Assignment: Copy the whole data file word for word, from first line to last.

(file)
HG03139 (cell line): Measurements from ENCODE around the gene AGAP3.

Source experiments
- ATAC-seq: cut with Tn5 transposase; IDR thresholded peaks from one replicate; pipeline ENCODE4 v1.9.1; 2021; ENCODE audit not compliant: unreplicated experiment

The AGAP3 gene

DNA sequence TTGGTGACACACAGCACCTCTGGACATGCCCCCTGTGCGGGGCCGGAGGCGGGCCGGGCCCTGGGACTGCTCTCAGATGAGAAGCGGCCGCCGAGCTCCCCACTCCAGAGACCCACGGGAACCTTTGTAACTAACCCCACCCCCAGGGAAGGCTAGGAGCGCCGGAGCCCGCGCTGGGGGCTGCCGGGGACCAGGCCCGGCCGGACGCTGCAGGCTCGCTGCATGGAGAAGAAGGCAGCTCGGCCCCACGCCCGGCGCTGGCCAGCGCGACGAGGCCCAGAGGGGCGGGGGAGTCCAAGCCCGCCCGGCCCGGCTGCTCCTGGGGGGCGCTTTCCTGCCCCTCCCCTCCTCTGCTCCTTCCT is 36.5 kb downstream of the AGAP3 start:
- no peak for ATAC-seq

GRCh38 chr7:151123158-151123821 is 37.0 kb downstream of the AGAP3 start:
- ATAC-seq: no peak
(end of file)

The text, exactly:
HG03139 (cell line): Measurements from ENCODE around the gene AGAP3.

Source experiments
- ATAC-seq: cut with Tn5 transposase; IDR thresholded peaks from one replicate; pipeline ENCODE4 v1.9.1; 2021; ENCODE audit not compliant: unreplicated experiment

The AGAP3 gene

DNA sequence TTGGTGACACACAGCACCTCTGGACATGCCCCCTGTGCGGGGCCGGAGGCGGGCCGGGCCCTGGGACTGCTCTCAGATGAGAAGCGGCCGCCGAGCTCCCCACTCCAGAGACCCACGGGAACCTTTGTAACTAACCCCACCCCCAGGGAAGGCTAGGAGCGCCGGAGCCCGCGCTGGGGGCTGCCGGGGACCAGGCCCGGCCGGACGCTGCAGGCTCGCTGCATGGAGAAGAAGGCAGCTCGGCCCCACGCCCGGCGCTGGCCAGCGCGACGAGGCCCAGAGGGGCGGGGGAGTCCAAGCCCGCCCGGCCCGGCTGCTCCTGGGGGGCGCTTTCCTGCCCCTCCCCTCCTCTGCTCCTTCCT is 36.5 kb downstream of the AGAP3 start:
- no peak for ATAC-seq

GRCh38 chr7:151123158-151123821 is 37.0 kb downstream of the AGAP3 start:
- ATAC-seq: no peak